Once Data has been added to a GeneralisedElement's internal Data, it is deleted by the destructor of the GeneralisedElement when the GeneralisedElement goes out of scope. The Data must therefore not be deleted again by the destructor of the GeneralCircle class, and we change the cleanup responsibilities accordingly:

// Change cleanup responsibilities: The GeomData will now be killed
// by the GeneralisedElement when it wipes its internal Data
Must_clean_up=false;
}

Since the GeneralisedElement's destructor will delete the internal Data, the destructor can remain empty:

/// Destructor:
virtual ~ElasticallySupportedRingElement()
{
// The GeomObject's GeomData is mirrored in the element's
// Internal Data and therefore gets wiped in the
// destructor of GeneralisedElement --> No need to kill it here
}

The Data whose one-and-only value represents the load must be set by the "user", using the function set_load_pt(...) As discussed above, we store the pointer to the load Data object in the GeneralisedElement's external Data and record its index within that storage scheme.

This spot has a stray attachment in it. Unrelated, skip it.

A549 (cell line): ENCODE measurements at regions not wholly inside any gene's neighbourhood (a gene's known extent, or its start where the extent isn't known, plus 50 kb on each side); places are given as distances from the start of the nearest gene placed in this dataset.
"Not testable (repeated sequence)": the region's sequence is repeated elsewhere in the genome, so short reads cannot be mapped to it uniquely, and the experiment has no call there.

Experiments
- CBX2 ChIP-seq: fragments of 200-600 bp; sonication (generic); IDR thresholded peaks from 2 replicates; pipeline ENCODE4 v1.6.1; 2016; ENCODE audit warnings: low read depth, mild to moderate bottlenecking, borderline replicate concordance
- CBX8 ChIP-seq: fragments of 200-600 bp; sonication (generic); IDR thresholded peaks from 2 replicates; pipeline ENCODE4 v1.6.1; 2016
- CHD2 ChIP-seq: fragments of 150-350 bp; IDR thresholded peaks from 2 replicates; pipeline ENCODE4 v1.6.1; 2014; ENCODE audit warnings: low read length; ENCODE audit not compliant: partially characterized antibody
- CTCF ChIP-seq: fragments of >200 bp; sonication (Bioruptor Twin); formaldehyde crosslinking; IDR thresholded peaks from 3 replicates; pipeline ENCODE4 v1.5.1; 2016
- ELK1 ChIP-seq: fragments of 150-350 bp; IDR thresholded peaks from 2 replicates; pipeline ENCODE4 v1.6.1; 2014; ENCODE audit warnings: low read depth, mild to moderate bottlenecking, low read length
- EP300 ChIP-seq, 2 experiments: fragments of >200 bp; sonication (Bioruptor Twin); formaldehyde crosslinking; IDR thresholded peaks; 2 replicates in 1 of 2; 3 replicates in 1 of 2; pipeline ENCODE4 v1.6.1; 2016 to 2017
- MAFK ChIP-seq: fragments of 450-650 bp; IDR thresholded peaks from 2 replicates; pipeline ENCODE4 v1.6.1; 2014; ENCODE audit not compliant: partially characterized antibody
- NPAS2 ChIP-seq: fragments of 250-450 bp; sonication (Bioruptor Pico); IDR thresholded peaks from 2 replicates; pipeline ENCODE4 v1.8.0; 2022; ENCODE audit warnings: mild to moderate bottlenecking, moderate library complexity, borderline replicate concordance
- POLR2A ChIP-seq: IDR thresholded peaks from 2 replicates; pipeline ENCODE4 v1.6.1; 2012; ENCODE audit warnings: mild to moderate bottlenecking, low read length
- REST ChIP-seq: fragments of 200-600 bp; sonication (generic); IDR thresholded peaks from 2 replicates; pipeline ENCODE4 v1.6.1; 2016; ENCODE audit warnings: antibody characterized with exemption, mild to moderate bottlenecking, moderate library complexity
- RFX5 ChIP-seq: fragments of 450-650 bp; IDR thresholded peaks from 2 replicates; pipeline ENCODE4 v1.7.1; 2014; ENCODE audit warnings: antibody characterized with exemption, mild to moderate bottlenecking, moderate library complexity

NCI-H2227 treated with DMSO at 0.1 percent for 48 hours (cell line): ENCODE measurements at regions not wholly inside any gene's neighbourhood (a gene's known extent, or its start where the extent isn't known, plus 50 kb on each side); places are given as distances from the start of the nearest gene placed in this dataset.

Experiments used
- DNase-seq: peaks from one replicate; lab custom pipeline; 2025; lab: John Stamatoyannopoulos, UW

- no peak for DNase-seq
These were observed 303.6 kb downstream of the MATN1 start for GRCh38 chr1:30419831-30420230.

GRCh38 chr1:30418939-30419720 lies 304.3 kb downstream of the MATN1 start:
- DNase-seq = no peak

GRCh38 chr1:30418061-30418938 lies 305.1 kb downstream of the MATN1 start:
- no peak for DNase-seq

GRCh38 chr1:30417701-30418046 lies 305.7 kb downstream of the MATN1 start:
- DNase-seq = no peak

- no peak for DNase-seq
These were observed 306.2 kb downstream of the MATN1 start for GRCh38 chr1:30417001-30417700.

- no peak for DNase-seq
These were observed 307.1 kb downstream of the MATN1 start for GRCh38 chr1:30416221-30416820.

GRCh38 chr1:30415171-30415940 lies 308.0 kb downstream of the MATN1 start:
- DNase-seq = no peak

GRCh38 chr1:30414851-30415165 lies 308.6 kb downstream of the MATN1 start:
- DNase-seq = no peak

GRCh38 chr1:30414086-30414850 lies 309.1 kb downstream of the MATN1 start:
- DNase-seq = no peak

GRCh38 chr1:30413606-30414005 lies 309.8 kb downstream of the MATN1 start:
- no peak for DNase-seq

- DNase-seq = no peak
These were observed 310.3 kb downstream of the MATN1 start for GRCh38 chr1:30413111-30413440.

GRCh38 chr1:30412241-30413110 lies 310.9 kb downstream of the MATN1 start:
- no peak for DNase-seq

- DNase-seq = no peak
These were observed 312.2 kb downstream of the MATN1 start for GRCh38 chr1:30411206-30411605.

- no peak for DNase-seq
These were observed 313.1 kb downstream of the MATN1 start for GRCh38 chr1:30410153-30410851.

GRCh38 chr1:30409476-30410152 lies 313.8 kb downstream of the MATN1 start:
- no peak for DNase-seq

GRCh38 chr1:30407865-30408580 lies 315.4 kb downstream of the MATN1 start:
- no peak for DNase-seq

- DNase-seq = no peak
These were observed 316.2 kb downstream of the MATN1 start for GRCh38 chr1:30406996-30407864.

/// \short Set pointer to Data object that specifies the "load"
/// on the ElasticallySupportedRingElement
{
#ifdef PARANOID
{
std::ostringstream error_stream;
error_stream << "The data object that stores the load on the "
<< "ElasticallySupportedRingElement\n"
<< "should only contain a single data value\n"
<< "This one contains " << load_pt->nvalue() << std::endl;
throw OomphLibError(error_stream.str(),
OOMPH_CURRENT_FUNCTION,
OOMPH_EXCEPTION_LOCATION);
}
#endif
// its index within that storage scheme: Following this assignment,
// the load Data is accessible from
// Load has now been set

[Note the sanity check which asserts that the load Data object only contains a single value; see Comments and Exercises for a further discussion of this aspect.]